This is not unlike the concepts of memes (refer to the conversation between the major and the Puppet Master in the manga) and second-order simulacra. It also has ties to social theory, as illustrated in the work of Frederic Jameson and Masachi Osawa. The Slender Man phenomenon, in which the fictitious concept of a supernatural murderer went viral and has allegedly inspired real attacks, may be seen as an example of the Stand Alone Complex.
It has been posited that the choice by the writers of Ghost In The Shell: Stand Alone Complex to use J.D. Salinger's short story "The Laughing Man" as a key element in the story was itself an example of second-order simulacra; the use of a story that could already be considered an example of second-order simulacra, by its popularity overshadowing the popularity of its original, The Man Who Laughs. This creates yet another example of the concept, by banking on the popularity of the show, the character, and the emblem used to represent The Laughing Man, supplanting the story as the Laughing Man by popularity alone.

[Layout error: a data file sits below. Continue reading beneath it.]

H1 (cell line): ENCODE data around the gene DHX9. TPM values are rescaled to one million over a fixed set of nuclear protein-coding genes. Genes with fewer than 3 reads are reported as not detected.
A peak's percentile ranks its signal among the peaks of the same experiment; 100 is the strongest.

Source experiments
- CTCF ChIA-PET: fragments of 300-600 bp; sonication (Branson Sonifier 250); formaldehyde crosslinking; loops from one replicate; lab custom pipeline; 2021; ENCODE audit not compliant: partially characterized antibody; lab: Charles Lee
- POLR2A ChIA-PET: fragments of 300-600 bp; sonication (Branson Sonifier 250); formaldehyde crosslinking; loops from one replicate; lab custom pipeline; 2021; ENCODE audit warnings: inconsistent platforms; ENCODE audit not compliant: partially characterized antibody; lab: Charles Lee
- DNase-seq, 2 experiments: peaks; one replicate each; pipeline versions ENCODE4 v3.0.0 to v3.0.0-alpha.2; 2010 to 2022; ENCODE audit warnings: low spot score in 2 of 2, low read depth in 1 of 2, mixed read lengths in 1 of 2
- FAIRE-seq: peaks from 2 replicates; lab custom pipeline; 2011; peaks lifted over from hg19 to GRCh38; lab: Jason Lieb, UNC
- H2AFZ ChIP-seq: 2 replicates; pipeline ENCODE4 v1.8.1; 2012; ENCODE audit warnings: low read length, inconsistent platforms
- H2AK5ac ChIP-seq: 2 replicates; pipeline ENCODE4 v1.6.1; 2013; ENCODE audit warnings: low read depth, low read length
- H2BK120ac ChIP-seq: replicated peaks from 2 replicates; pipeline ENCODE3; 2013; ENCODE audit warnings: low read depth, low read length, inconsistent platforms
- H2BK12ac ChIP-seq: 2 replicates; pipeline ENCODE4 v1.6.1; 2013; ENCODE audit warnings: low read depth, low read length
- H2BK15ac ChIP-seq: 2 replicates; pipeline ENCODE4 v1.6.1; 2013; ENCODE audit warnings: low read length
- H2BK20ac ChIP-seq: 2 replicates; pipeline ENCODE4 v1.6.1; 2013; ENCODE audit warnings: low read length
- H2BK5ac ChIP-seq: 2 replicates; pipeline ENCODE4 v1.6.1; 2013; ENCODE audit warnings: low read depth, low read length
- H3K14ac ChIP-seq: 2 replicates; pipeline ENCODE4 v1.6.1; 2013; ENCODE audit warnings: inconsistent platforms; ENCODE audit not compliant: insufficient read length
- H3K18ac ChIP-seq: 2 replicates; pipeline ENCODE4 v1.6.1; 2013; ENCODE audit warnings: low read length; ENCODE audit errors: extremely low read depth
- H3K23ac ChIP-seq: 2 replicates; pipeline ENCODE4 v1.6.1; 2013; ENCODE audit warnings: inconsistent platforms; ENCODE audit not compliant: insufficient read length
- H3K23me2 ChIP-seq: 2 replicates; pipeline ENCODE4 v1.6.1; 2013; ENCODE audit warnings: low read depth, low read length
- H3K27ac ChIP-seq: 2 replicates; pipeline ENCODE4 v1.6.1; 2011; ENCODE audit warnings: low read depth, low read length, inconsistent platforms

In the series itself, it usually refers to events surrounding the Laughing Man case, and to some extent, the teamwork observed in Public Security Section 9. It is presented as an emergent phenomenon catalyzed by parallelization of the human psyche through the cyberbrain networks. A key point is that due to the electronic communications network that is increasingly permeating society, more and more people are being exposed to the same information and stimuli, making the overall psyche and responses of large groups of people increasingly similar; the result is an exponential increase in the potential for copycat behavior that forms a Stand Alone Complex. There is no original Laughing Man, no leader. Everyone is acting on their own, yet a coherent whole emerges. There are people who employed the copycat behavior before others, but what started the coherent whole is uncertain.